The bustle of preparation for the Brazilian hymn covered their advance. The foreign guests and the military and civil officers who filled the space directly in front of the speaker’s stand, courteously made way, while Miss Anthony, in fitting words, presented the Declaration to the presiding officer. Senator Ferry’s face paled as, bowing low, with no word he received the Declaration, which thus became part of the day’s proceedings. The ladies turned, scattering printed copies as they deliberately walked down from the platform. On every side eager hands were outstretched, men stood on seats and asked for them, while General Hawley, thus defied and beaten in his audacious denial to women of the right to present their Declaration, shouted, “Order, order!”

For more information, visit the Suffrage Wagon platform at suffragewagon.org This year is the 165th anniversary of the Seneca Falls Convention. Join us in a special celebration: a video, a book review, and links when planning a visit to Seneca Falls, NY. Part IV, the final installment of this suffrage series, coming soon.

Suffrage Wagon features news and stories, events. One recent suffrage centennial acknowledged the first journey of the “Spirit of 1776″ campaign wagon used in New York City and on Long Island.

The”Spirit of 1776″ suffrage wagon travels on: a suffrage centennial

One hundred years ago, all through the month of July 1913, the “Spirit of 1776″ suffrage wagon traveled for freedom throughout Long Island (NY). A quick overview of what happened during this suffrage centennial observance in 2013 can be seen through videos, special postings, and the story of the resolution that passed both houses of the New York State Legislature on June 18, 2013 designating July 1, 2012 the “Spirit of 1776″ Wagon Day in NYS. It’s a suffrage centennial celebration that brings the story home to us today.

Video about legislative resolution for the “Spirit of 1776″ resolution. Video about the 165th anniversary year for the Seneca Falls Convention of 1848.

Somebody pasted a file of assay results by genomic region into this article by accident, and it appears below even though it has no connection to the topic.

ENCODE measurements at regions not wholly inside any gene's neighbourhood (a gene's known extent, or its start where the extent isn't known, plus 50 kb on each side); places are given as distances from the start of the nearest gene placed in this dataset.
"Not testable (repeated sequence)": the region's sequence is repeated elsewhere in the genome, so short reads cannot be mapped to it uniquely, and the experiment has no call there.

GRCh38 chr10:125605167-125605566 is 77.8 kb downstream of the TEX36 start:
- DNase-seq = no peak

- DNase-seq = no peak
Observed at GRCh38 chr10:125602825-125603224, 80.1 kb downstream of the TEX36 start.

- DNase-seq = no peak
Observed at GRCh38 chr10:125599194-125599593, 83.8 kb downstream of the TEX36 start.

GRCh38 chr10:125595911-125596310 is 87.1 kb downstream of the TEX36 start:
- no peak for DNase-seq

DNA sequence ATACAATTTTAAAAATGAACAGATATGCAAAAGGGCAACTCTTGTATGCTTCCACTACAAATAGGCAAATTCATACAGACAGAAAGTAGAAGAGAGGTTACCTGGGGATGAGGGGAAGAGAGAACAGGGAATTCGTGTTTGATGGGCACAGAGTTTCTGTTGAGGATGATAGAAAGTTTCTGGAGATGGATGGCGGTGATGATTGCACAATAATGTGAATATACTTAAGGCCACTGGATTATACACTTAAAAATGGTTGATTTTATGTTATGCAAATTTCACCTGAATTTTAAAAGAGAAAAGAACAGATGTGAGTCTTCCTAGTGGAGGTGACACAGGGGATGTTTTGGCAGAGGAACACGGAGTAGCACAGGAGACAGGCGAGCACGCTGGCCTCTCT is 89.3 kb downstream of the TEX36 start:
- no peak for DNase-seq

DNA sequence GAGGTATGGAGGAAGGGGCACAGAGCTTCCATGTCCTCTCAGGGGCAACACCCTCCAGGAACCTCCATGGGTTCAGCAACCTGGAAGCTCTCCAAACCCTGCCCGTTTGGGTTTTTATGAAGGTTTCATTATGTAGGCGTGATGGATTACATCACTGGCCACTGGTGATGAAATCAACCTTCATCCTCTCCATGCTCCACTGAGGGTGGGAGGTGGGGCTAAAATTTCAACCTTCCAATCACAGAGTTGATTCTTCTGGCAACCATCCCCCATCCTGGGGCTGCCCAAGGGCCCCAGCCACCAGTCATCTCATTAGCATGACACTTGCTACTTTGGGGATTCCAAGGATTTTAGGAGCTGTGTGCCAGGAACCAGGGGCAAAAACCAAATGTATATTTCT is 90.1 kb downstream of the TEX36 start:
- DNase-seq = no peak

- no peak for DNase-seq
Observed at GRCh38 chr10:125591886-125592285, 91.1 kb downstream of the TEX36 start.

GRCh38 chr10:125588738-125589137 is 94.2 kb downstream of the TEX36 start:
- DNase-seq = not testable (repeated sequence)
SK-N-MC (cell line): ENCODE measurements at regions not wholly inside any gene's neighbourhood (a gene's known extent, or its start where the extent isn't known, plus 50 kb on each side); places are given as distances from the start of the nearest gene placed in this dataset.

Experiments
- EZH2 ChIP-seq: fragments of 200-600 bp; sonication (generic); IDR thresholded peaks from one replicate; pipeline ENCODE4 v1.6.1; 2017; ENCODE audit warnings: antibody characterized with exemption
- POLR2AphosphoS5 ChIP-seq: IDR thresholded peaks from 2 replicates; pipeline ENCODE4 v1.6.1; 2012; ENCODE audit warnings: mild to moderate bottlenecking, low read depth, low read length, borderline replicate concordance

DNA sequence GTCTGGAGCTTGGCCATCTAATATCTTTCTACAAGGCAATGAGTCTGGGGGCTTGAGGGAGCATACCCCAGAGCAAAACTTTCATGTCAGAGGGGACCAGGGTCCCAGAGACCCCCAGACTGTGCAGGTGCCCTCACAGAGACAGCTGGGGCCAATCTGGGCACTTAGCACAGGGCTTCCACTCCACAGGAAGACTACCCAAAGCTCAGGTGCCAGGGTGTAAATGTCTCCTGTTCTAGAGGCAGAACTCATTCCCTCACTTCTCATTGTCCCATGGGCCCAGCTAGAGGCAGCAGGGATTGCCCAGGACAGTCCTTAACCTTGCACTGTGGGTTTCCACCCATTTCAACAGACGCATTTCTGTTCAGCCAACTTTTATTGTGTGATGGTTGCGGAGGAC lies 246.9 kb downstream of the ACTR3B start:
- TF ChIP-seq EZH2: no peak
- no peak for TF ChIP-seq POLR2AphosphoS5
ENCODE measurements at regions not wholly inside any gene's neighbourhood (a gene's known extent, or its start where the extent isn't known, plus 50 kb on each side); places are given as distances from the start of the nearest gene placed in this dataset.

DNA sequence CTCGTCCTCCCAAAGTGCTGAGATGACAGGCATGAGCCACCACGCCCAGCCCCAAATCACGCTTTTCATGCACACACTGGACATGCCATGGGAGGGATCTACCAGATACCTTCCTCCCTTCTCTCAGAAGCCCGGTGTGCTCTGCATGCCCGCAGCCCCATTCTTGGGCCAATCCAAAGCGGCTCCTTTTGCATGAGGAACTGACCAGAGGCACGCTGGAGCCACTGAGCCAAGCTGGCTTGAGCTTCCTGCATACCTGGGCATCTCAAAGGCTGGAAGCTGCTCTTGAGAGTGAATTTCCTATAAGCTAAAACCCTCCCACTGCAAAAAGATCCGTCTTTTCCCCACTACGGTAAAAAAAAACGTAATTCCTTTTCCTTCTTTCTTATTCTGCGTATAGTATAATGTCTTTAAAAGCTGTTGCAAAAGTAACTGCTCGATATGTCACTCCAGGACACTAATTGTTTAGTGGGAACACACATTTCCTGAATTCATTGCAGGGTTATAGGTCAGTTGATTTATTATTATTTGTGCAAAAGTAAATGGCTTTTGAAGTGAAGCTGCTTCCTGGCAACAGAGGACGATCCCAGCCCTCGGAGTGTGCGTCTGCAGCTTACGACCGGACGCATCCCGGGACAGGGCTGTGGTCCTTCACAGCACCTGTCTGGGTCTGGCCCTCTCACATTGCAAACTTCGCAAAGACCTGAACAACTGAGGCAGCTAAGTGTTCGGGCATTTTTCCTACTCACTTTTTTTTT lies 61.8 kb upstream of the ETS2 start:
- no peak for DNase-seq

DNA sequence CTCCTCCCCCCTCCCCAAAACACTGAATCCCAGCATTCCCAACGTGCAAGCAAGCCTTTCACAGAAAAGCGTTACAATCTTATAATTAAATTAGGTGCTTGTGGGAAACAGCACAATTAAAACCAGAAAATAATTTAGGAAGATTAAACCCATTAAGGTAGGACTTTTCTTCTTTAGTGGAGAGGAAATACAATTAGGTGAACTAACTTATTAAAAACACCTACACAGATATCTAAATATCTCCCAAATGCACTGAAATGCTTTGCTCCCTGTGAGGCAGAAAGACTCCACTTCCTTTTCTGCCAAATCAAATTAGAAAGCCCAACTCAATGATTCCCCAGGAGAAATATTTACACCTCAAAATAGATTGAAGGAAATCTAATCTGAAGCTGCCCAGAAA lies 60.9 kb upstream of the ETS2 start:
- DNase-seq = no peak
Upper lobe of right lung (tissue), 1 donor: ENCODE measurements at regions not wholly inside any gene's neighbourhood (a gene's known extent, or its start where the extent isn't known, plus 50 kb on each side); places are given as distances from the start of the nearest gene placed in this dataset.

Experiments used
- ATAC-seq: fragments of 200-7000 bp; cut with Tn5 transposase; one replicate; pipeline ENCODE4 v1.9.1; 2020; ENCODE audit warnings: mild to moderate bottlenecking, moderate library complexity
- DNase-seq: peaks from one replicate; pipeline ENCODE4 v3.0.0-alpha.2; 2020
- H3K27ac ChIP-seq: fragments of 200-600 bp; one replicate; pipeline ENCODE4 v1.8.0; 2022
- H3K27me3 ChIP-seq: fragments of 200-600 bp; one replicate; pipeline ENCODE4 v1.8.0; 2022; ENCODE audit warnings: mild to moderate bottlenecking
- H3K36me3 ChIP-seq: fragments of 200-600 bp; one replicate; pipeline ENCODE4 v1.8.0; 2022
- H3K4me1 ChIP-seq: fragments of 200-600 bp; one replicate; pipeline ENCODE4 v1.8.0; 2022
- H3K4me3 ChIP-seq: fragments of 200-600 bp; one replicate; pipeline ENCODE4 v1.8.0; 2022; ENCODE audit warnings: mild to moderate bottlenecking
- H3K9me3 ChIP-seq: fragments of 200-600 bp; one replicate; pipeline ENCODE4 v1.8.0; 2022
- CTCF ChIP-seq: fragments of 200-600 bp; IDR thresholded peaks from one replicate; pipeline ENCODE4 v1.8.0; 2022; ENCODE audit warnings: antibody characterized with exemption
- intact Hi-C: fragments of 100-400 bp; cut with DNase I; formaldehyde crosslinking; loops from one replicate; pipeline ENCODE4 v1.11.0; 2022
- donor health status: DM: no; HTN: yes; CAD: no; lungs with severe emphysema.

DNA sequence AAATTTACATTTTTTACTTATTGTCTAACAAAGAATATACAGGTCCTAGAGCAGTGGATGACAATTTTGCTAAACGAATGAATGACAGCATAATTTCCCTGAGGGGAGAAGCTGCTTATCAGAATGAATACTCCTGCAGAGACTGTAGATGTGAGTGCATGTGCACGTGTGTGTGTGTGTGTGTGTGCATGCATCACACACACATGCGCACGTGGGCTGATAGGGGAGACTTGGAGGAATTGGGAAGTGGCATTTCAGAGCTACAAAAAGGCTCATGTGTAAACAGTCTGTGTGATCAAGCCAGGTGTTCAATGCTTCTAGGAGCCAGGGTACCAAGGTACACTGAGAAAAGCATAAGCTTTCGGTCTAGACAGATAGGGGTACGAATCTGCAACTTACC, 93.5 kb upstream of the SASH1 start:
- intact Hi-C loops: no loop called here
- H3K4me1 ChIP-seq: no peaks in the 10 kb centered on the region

About Edna Kearns: her life and her travels with the “Spirit of 1776.” About the “Spirit of 1776″ suffrage wagon. Ode to the Wagon video. About Suffrage Wagon News Channel. The archives, so you can catch up on what you missed. Audio highlights. The Suffrage Wagon media room. Edna Kearns’ family members chime in. Visit Seneca Falls, NY. Other news items that are special for this suffrage centennial celebration. Find out about Votes for Women 2020.

Follow Suffrage Wagon News Channel for news, views, events, suffrage centennials, and more. Image: The “Spirit of 1776″ on exhibit for six months at the state Capitol in Albany, NY during 2012.

Coming soon: the Suffrage Wagon Cooking School.

Spirit of 1776: Part II by Elizabeth Cady Stanton

Women's 4th of JulyThe continuing story of the suffragists’ protest at the nation’s 1876 celebration of the Declaration of Independence, held in Philadelphia. This year is the 165th anniversary of the Seneca Falls convention. Let’s celebrate!

by Elizabeth Cady Stanton

Among the most enjoyable experiences at our headquarters were the frequent visits of our beloved Lucretia Mott, who used to come from her country home bringing us eggs, cold chicken, and fine Oolong tea. As she had presented us with a little black teapot that, like Mercury’s mysterious pitcher of milk, filled itself for
every coming guest, we often improvised luncheons with a few friends. At parting, Lucretia always made a contribution to our depleted treasury.

Here we had many prolonged discussions as to the part we should take on the Fourth of July in the public celebration. We thought it would be fitting for us to read our Declaration of Rights immediately after that of the Fathers was read, as an impeachment of them and their male descendants for their injustice and oppression. Ours contained as many counts, and quite as important, as those against King George in 1776. Accordingly, we applied to the authorities to allow us seats on the platform and a place in the program of the public celebration, which was to be held in the historic old Independence Hall. As General Hawley
was in charge of the arrangements for the day, I wrote to him as follows:

143 1 Chestnut Street, July 1, 1876.
General Hawley.